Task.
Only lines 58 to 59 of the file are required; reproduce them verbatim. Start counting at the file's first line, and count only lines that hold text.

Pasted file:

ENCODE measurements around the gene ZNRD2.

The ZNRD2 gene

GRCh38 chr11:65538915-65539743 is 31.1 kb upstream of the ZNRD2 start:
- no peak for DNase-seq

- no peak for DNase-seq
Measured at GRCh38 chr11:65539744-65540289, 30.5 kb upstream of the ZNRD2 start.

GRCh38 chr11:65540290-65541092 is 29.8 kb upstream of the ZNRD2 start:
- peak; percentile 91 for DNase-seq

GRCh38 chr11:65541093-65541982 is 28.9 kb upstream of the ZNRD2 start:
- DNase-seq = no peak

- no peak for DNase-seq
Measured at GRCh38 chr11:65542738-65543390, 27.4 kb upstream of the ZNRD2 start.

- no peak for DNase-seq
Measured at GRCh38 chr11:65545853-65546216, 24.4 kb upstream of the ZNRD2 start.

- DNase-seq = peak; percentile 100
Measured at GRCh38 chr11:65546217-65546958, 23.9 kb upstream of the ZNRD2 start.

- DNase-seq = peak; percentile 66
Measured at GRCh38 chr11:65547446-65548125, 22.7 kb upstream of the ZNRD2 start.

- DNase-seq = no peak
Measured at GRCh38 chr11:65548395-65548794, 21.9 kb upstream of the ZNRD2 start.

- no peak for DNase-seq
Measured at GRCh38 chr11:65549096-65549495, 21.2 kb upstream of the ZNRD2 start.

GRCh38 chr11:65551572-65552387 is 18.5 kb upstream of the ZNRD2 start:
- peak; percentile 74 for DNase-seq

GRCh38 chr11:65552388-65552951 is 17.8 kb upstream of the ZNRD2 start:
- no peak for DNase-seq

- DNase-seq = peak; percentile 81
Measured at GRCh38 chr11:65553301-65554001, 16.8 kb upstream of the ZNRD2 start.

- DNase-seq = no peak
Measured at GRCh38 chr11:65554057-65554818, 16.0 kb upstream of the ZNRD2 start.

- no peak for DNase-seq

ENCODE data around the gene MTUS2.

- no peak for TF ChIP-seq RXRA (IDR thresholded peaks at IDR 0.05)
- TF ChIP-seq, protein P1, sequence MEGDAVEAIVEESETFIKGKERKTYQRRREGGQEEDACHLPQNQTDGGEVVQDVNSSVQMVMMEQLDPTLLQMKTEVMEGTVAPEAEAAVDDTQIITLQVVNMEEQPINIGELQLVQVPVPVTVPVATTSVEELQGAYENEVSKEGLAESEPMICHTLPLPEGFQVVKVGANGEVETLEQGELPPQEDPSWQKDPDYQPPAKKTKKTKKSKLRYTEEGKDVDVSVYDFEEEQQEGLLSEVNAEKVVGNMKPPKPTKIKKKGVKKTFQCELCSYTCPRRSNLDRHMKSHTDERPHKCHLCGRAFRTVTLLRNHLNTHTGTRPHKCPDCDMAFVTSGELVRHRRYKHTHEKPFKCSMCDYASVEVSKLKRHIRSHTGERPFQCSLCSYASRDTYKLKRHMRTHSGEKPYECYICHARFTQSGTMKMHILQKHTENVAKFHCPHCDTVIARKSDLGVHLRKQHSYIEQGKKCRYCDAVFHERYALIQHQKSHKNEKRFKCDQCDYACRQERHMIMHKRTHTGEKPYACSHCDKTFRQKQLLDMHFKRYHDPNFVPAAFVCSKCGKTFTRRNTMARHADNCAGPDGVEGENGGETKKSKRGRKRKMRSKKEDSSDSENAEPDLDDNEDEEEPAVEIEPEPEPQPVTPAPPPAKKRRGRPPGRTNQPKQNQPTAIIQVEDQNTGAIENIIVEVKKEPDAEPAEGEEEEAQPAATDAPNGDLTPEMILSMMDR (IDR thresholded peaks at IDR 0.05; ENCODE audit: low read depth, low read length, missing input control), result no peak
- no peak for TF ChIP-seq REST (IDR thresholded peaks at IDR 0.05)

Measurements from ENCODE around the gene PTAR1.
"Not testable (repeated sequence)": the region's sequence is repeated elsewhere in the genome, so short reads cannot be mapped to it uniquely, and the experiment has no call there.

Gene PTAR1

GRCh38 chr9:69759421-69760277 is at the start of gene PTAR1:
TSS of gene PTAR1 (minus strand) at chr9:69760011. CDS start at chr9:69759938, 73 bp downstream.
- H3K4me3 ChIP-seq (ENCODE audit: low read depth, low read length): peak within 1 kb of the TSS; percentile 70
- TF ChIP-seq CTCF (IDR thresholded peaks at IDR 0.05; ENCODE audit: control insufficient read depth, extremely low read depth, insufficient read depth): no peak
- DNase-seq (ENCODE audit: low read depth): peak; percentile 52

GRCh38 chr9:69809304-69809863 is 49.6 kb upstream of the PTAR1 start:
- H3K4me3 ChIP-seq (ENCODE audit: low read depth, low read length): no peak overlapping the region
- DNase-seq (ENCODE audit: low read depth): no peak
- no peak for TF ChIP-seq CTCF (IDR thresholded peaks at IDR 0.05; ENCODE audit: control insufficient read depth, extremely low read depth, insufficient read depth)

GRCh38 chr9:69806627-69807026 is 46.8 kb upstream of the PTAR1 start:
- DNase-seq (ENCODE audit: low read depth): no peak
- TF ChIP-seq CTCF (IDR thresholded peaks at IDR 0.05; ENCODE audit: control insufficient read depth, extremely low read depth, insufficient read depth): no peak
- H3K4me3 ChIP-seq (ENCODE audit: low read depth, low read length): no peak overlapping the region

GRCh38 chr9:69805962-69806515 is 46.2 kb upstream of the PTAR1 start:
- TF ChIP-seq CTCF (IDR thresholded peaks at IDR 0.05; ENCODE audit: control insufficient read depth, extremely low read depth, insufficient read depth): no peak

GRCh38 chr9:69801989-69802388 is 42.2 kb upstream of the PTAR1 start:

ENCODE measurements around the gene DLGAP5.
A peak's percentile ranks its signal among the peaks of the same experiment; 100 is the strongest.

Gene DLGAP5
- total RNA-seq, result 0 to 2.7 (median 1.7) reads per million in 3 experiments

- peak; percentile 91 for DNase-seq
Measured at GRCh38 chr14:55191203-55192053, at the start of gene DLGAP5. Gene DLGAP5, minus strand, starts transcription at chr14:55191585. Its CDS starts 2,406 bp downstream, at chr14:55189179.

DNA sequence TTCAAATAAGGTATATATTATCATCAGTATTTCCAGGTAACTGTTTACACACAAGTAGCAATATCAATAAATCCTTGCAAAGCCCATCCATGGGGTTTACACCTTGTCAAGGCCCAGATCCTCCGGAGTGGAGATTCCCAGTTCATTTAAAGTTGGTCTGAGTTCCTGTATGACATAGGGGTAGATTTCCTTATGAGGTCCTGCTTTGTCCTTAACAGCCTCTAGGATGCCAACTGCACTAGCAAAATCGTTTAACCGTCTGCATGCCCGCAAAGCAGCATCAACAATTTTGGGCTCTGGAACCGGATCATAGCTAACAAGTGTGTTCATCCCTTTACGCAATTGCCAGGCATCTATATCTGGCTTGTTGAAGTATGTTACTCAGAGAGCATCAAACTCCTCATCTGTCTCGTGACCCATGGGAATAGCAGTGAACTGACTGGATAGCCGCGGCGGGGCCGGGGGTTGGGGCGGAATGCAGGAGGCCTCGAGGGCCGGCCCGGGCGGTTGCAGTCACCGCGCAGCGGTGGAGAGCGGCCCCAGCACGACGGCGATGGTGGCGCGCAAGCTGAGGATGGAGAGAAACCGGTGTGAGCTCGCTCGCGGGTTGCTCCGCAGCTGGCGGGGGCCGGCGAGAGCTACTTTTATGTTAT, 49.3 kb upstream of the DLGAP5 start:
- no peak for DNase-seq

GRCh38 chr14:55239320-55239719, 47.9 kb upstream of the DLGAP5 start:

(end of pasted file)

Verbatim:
- total RNA-seq, result 0 to 2.7 (median 1.7) reads per million in 3 experiments

- peak; percentile 91 for DNase-seq